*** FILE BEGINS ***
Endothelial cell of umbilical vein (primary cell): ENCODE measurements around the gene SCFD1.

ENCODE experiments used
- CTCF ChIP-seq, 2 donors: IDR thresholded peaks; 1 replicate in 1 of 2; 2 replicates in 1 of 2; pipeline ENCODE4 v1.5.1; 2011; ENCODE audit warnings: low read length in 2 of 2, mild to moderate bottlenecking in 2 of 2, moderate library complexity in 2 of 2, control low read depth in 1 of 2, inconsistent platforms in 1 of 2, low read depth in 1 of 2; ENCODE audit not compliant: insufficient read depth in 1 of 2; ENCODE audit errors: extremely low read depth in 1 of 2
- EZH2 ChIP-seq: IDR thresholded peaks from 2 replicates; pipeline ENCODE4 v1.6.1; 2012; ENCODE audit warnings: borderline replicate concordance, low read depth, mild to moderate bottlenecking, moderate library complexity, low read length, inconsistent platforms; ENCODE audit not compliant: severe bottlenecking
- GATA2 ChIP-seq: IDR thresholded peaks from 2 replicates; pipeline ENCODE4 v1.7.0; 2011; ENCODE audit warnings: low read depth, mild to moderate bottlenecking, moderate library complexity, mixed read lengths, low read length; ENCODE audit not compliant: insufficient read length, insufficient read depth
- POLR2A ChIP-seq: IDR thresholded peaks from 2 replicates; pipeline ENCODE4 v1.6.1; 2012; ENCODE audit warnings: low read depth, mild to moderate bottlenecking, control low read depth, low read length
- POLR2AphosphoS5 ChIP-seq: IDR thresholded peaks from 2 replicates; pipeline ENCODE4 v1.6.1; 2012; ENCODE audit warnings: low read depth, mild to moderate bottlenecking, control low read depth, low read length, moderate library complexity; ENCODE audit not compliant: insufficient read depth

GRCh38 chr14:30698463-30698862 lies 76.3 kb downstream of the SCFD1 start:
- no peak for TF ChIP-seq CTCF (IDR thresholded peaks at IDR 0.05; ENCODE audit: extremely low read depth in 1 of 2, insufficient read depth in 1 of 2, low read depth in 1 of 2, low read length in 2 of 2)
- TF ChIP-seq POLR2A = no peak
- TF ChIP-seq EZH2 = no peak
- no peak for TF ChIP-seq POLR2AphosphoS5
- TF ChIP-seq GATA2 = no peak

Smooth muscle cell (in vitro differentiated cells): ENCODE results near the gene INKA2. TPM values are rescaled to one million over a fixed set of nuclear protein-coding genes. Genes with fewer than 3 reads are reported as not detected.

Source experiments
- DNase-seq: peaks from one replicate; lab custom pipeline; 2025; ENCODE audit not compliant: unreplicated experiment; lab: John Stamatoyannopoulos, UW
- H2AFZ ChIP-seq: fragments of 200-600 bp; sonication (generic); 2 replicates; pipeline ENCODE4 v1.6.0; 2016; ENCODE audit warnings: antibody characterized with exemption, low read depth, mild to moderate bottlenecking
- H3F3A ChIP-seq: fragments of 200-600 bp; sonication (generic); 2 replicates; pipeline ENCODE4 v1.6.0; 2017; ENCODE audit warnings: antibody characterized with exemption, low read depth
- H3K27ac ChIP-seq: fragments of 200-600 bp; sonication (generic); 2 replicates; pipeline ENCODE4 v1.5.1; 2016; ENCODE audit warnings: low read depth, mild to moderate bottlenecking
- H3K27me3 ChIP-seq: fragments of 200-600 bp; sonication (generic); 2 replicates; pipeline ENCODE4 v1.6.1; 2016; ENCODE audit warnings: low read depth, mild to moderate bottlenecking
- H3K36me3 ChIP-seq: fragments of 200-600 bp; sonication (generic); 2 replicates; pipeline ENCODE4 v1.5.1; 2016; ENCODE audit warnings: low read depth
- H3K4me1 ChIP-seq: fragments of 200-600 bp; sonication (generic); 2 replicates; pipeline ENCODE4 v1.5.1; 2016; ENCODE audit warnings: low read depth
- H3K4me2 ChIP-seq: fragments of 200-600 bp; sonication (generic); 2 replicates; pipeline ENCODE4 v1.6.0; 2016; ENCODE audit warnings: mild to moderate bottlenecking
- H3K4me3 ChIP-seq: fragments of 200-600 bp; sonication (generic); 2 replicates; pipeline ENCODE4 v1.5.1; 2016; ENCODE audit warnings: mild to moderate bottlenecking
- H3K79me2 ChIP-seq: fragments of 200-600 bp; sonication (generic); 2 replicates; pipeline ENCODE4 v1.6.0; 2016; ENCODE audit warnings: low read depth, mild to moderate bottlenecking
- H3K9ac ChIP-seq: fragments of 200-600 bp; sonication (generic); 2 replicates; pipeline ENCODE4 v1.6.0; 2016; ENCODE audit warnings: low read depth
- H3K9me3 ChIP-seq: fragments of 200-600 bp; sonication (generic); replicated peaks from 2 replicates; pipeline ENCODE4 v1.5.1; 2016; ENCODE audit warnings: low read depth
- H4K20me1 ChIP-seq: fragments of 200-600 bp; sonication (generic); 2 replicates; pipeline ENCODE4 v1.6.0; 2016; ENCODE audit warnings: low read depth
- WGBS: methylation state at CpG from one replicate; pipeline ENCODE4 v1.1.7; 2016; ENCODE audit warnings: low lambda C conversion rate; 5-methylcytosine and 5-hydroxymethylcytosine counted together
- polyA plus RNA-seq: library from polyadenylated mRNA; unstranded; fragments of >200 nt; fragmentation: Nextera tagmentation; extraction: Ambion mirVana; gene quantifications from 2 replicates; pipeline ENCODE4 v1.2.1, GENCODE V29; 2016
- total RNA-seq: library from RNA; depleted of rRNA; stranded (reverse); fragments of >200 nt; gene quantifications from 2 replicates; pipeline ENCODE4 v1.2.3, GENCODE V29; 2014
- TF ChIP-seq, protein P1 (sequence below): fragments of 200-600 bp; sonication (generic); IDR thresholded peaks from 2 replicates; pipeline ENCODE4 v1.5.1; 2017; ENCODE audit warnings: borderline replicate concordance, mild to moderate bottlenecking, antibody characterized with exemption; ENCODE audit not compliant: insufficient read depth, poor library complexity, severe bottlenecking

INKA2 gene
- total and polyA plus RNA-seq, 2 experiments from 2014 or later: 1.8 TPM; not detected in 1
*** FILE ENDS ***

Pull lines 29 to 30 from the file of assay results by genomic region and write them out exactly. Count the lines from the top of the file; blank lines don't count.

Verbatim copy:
- WGBS: methylation state at CpG from one replicate; pipeline ENCODE4 v1.1.7; 2016; ENCODE audit warnings: low lambda C conversion rate; 5-methylcytosine and 5-hydroxymethylcytosine counted together
- polyA plus RNA-seq: library from polyadenylated mRNA; unstranded; fragments of >200 nt; fragmentation: Nextera tagmentation; extraction: Ambion mirVana; gene quantifications from 2 replicates; pipeline ENCODE4 v1.2.1, GENCODE V29; 2016